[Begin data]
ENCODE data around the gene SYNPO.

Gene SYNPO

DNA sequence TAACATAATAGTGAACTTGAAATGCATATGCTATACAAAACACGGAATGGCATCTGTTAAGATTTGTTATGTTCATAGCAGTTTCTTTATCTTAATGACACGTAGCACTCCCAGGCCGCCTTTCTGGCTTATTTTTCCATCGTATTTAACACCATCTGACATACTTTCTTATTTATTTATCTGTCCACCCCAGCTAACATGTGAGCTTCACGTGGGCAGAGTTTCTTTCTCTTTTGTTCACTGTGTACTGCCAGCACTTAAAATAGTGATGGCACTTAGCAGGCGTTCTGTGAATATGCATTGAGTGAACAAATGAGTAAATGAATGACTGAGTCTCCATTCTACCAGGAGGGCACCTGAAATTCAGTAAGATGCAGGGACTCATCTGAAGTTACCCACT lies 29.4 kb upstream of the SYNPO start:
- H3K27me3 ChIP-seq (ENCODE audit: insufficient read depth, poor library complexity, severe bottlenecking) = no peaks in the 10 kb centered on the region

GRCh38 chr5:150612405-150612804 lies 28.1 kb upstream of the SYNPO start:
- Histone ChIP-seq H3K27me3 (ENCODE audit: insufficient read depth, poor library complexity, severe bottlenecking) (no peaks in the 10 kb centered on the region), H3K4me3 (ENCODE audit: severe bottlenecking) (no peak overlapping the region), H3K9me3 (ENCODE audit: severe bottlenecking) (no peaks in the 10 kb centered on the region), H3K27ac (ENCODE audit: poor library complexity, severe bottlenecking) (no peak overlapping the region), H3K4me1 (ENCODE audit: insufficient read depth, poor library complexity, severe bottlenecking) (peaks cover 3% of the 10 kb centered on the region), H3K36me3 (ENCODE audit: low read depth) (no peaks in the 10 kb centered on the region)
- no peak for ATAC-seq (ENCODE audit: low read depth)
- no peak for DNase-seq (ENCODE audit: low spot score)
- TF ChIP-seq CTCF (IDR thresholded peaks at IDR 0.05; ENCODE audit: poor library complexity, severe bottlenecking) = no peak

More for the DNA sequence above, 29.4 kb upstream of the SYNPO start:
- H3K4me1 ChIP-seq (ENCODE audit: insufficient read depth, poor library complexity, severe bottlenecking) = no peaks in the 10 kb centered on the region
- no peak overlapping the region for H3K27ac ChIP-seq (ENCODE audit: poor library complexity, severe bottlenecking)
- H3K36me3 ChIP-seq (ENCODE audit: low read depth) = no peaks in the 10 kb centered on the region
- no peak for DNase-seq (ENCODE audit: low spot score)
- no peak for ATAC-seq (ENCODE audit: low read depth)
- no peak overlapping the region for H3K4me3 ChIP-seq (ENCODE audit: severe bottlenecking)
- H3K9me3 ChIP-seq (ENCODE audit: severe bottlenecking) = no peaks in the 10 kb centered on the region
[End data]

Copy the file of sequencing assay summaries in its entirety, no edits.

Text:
ENCODE data around the gene SYNPO.

Gene SYNPO

DNA sequence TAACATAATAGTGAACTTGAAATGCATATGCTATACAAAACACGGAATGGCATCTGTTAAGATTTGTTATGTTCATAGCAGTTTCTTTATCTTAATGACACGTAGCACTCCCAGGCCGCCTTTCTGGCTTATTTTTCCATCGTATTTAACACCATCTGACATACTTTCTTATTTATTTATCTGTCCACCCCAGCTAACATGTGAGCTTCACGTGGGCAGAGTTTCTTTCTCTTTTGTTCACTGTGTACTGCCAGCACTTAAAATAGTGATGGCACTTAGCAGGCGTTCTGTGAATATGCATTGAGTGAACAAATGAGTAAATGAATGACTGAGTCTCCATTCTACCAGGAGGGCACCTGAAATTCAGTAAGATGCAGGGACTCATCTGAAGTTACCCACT lies 29.4 kb upstream of the SYNPO start:
- H3K27me3 ChIP-seq (ENCODE audit: insufficient read depth, poor library complexity, severe bottlenecking) = no peaks in the 10 kb centered on the region

GRCh38 chr5:150612405-150612804 lies 28.1 kb upstream of the SYNPO start:
- Histone ChIP-seq H3K27me3 (ENCODE audit: insufficient read depth, poor library complexity, severe bottlenecking) (no peaks in the 10 kb centered on the region), H3K4me3 (ENCODE audit: severe bottlenecking) (no peak overlapping the region), H3K9me3 (ENCODE audit: severe bottlenecking) (no peaks in the 10 kb centered on the region), H3K27ac (ENCODE audit: poor library complexity, severe bottlenecking) (no peak overlapping the region), H3K4me1 (ENCODE audit: insufficient read depth, poor library complexity, severe bottlenecking) (peaks cover 3% of the 10 kb centered on the region), H3K36me3 (ENCODE audit: low read depth) (no peaks in the 10 kb centered on the region)
- no peak for ATAC-seq (ENCODE audit: low read depth)
- no peak for DNase-seq (ENCODE audit: low spot score)
- TF ChIP-seq CTCF (IDR thresholded peaks at IDR 0.05; ENCODE audit: poor library complexity, severe bottlenecking) = no peak

More for the DNA sequence above, 29.4 kb upstream of the SYNPO start:
- H3K4me1 ChIP-seq (ENCODE audit: insufficient read depth, poor library complexity, severe bottlenecking) = no peaks in the 10 kb centered on the region
- no peak overlapping the region for H3K27ac ChIP-seq (ENCODE audit: poor library complexity, severe bottlenecking)
- H3K36me3 ChIP-seq (ENCODE audit: low read depth) = no peaks in the 10 kb centered on the region
- no peak for DNase-seq (ENCODE audit: low spot score)
- no peak for ATAC-seq (ENCODE audit: low read depth)
- no peak overlapping the region for H3K4me3 ChIP-seq (ENCODE audit: severe bottlenecking)
- H3K9me3 ChIP-seq (ENCODE audit: severe bottlenecking) = no peaks in the 10 kb centered on the region